The dark material that coats one hemisphere of Saturn's moon Iapetus is very dark, as these two processed views of the same image demonstrate.
The image on the left has been cleaned of cosmic rays and magnified; in this otherwise un-enhanced view, only a small part of the moon's surface, at the bottom, is visible because it is part of the bright side of Iapetus. (Only the right hand side of Iapetus is illuminated by sunlight.) The same image, shown on the right, has been contrast-enhanced to make visible the part of the illuminated side of Iapetus that is coated with dark material.
The image was taken in visible light, with the Cassini spacecraft narrow angle camera on July 19, 2004, from a distance of 2.9 million kilometers (1.8 million miles) from Iapetus, and at a Sun-Iapetus-spacecraft, or phase angle of 89 degrees. The image scale is 17 kilometers (11 miles) per pixel. The image has been magnified by a factor of four to aid visibility.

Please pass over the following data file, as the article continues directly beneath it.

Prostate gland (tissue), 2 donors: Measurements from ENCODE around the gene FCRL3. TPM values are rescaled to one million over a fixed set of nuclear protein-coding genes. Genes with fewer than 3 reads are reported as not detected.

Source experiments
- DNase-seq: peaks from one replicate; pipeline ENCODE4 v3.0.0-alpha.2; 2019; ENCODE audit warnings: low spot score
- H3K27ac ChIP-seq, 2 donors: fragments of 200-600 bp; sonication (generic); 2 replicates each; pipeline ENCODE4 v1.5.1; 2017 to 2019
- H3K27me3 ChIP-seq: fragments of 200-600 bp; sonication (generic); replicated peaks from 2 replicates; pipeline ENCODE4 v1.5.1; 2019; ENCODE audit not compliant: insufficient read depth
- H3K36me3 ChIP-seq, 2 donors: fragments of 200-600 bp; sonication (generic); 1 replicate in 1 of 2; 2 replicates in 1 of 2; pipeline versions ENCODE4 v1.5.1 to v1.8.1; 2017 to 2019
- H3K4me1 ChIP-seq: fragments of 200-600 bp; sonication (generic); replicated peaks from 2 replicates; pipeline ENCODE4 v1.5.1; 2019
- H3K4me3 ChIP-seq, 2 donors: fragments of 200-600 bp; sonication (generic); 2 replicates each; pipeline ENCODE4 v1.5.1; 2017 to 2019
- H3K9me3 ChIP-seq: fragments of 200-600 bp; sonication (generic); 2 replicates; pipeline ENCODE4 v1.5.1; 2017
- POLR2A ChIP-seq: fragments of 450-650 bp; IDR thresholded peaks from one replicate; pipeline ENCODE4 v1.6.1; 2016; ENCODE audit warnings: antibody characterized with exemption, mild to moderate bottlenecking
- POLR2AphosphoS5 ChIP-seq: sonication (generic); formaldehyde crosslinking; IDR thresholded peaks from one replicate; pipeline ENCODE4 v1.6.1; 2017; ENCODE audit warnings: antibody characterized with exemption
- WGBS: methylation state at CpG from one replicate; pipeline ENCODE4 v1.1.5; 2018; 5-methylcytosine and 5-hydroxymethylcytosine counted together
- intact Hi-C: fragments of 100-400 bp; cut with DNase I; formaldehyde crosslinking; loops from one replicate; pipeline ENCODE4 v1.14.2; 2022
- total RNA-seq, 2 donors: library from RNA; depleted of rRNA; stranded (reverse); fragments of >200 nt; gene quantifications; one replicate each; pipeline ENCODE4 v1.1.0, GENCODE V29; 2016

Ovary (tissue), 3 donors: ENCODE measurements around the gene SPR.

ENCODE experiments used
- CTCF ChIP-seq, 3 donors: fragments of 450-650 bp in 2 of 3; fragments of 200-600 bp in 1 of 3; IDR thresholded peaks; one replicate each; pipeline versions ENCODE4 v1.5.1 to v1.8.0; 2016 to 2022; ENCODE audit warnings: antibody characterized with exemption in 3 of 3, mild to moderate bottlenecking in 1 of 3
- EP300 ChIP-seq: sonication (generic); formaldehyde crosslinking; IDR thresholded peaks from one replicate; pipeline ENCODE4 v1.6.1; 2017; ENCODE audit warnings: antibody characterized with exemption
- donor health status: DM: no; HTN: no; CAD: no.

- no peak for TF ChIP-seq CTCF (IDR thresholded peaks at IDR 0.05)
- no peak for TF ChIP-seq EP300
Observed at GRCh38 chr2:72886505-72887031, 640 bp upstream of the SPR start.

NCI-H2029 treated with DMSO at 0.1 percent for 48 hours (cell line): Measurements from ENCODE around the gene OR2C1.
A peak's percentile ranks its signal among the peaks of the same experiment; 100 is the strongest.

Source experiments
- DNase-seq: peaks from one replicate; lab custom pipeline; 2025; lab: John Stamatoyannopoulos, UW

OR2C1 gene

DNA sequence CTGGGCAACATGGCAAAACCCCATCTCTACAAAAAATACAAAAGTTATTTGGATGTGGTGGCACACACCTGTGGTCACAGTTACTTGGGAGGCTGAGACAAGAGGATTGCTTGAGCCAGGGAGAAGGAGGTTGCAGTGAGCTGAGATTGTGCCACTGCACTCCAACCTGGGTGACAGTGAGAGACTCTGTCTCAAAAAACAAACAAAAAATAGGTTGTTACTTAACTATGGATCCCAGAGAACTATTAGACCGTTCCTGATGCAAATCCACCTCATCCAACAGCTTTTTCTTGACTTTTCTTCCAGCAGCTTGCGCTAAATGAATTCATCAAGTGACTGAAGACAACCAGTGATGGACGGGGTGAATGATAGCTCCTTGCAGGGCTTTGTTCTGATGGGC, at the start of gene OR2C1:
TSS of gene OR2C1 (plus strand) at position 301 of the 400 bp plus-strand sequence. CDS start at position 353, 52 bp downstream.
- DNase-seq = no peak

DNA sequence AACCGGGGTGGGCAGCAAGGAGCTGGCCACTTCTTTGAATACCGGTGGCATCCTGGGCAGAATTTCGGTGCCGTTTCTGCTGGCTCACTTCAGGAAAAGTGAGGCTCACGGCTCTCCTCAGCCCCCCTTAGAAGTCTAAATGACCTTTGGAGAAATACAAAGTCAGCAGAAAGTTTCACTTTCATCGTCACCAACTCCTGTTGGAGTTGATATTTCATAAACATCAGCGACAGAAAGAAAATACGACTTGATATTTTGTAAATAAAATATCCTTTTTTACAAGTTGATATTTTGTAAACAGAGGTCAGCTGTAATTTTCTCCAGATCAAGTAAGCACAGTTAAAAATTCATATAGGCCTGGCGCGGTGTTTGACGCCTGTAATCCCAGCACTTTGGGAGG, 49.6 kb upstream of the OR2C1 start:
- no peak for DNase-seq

The Cassini-Huygens mission is a cooperative project of NASA, the European Space Agency and the Italian Space Agency. The Jet Propulsion Laboratory, a division of the California Institute of Technology in Pasadena, manages the Cassini-Huygens mission for NASA's Office of Space Science, Washington, D.C. The Cassini orbiter and its two onboard cameras, were designed, developed and assembled at JPL. The imaging team is based at the Space Science Institute, Boulder, Colo.
For more information, about the Cassini-Huygens mission visit, http://saturn.jpl.nasa.gov and the Cassini imaging team home page, http://ciclops.org.